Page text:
“Artists of Hawai‘i Now”: Kauwila Mahi
Mahi’s project, Kūikawalaki‘i, explores the connection between past and future.
Editor’s note: The spellings of Hawaiian names in this legend were taken from the book Ruling Chiefs of Hawaiʻi, as suggested by Mahi.
Artist isn’t the first thing listed on Kauwila Mahi’s résumé. If you Google him, you’ll find him described as an Indigenous scholar, an ʻōlelo rapper, a cultural adviser, a video game designer. Yet it’s his artwork at the center of one of the galleries housing Artists of Hawai‘i Now.
It’s a modest piece: a 2-foot-tall 3D-printed vermilion kiʻi, or statue, holding a club. “Most of the time kiʻi don’t have weapons or hold anything,” Mahi says. “I thought that was kind of an interesting image to take on.” Though small, it represents something much bigger: Ka-wala-kiʻi, according to legend, a massive warrior who intimidated Kiha-a-Piʻilani’s forces as they sailed from Hawaiʻi Island to Maui to challenge brother Lono-a-Piʻilani for the right to rule Maui. But once Kiha-a-Pi‘ilani and his men arrive, the warrior Piʻi-mai-waʻa strikes Ka-wala-kiʻi, and he realizes “it’s just an image of a person, an image of a system, really, and an image of a warrior. And then he throws it off the cliff, and that changes the course of the war completely. After the kiʻi is broken and defeated, then and only then is Maui Kiha-a-Piʻilani’s to rule.”
Mahi’s original plan was to print a towering 8-foot kiʻi for the exhibition. He wanted to incorporate traditional design elements as well as contemporary street style—to “let the culture I’m in influence the culture I’m rooted in,” using the popular Bearbrick toy as inspiration. Unfortunately, one of the pieces of the 8-foot version broke just before installation and he had to scramble to re-create it on a smaller scale. “Whatever the kūpuna wanted to happen is gonna happen,” he says with a laugh, “so I have to go with it. It’s not up to me at that point.” But even the 2-foot version lures you into the more intriguing part of the work: an augmented-reality video game he designed. It’s the first mobile application game the museum has ever featured and one of many works this year that venture beyond traditional media.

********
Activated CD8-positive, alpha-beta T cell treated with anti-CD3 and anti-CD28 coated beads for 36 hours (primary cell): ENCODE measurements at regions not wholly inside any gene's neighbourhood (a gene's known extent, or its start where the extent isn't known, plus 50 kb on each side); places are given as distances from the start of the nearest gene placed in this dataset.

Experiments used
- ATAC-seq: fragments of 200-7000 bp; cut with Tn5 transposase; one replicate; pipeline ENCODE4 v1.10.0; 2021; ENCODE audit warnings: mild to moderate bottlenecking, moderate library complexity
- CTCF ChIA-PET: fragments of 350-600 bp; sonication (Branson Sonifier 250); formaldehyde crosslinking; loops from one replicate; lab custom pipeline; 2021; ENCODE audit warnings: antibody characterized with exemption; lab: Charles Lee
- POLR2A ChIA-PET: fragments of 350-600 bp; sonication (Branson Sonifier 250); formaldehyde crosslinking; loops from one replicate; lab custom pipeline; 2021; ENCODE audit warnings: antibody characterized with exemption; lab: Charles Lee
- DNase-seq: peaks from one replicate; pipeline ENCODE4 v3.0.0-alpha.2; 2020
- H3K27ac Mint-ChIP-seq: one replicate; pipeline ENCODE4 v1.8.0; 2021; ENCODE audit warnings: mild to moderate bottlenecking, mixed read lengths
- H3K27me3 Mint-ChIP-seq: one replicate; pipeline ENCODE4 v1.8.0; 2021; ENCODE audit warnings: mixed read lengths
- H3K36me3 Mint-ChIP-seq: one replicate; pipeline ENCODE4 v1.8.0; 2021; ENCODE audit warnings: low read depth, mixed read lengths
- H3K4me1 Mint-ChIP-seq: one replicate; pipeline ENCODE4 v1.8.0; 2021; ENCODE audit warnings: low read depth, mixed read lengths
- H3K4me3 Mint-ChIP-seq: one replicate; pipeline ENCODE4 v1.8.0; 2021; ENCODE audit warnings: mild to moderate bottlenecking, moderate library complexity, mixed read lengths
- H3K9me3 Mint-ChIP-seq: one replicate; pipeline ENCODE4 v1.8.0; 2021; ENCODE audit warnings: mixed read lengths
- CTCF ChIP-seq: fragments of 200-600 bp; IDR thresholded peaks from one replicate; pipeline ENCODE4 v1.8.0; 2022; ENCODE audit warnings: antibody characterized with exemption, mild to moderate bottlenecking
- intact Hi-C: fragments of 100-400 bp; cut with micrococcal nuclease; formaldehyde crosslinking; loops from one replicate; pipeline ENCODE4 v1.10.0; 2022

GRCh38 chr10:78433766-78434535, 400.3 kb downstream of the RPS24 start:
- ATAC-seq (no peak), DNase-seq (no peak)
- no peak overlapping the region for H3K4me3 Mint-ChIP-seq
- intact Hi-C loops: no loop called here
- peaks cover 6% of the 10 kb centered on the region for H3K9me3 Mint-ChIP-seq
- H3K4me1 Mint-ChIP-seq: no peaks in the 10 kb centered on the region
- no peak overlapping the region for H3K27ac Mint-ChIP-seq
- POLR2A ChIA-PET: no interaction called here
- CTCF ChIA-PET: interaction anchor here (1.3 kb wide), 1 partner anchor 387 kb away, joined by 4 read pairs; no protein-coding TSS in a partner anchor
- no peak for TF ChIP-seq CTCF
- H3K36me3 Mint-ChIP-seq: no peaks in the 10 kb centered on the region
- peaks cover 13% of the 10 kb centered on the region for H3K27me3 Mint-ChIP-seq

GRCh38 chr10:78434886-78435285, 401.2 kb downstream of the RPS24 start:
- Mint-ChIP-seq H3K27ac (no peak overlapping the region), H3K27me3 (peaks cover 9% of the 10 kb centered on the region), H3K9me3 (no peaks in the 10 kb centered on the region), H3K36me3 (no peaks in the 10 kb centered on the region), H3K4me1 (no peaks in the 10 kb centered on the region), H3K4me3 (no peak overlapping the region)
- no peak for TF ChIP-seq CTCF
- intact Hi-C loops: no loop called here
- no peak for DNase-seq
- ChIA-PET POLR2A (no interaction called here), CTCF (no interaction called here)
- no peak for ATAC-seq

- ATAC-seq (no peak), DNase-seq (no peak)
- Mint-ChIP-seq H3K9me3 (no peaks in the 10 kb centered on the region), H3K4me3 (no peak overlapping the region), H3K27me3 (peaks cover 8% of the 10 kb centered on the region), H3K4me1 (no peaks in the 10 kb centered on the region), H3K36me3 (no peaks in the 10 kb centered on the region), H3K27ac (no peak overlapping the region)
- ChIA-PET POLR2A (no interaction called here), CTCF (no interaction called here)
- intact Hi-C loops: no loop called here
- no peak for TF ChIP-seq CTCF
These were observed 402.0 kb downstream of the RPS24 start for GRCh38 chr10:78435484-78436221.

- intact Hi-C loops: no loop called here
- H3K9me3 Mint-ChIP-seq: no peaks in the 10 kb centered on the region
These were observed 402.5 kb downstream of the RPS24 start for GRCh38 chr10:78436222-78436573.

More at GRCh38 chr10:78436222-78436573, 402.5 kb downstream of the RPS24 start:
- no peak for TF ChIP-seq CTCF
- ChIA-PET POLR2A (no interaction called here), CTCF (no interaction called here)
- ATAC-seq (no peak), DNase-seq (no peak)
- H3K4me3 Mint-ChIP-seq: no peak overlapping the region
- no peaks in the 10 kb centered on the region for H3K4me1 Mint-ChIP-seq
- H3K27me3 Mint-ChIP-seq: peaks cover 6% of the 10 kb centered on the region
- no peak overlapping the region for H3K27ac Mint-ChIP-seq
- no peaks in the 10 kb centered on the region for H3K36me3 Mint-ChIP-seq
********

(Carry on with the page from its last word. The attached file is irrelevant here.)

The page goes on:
“As an artist what I try to focus on is plasticity,” Mahi says, both in the sense of how things change over time as well as literally printing in plastic for this project. “All my art is rooted around moʻolelo and trying to figure out, how does this story work without it just being something on a piece of paper, and trying to bring the story to life.” Moʻolelo can change with time and “always be useful to us.” This particular story of Ka-wala-kiʻi was only printed in Hawaiian-language newspapers a few times, including after the smallpox epidemic in 1853 and after the overthrow in 1893. “I believe that the purpose of that is to give us a guide into the tumultuous times that were happening and a way to contextualize it, or perhaps even dismantle the oppressive system through stories, or weaponize our stories against that system. That’s what my project is really about,” Mahi says. “Our ancestors made space for us to create a different future, and so when we know their stories intimately, we can create the future that they wanted too, and create our own.”
“My hope is that people understand the versatility of mo‘olelo.”
Visitors to the gallery can scan a QR code with their phones to download the game and play in the area around the statue. Mahi started by building five levels of play, but when the pandemic delayed the exhibit a year, he added two more. “Having more time and more space kind of forced me to process the story more,” he says, with “more pressure to look at everything surrounding the story in ways I didn’t have the capacity to in just one year.” You beat each of the seven levels, some of which take place in the future, by defeating the kiʻi. The number seven is significant to the Kumulipo, whose first seven sections occur in darkness. “Once you hit the seven, then you know you can make change in the world.”
Destruction and creation. The theme runs through Mahi’s source material as much as his final project. When printing the kiʻi, “it’s lightning that melts the plastic. In Hawaiian ceremony, when you consecrate a heiau or when you put mana into a kiʻi, the process is called”—wait for it—“kauwila, which is also like a lightning,” he says. “It’s a cool connection, that even in this modern process, the traditional elements came out anyway.”
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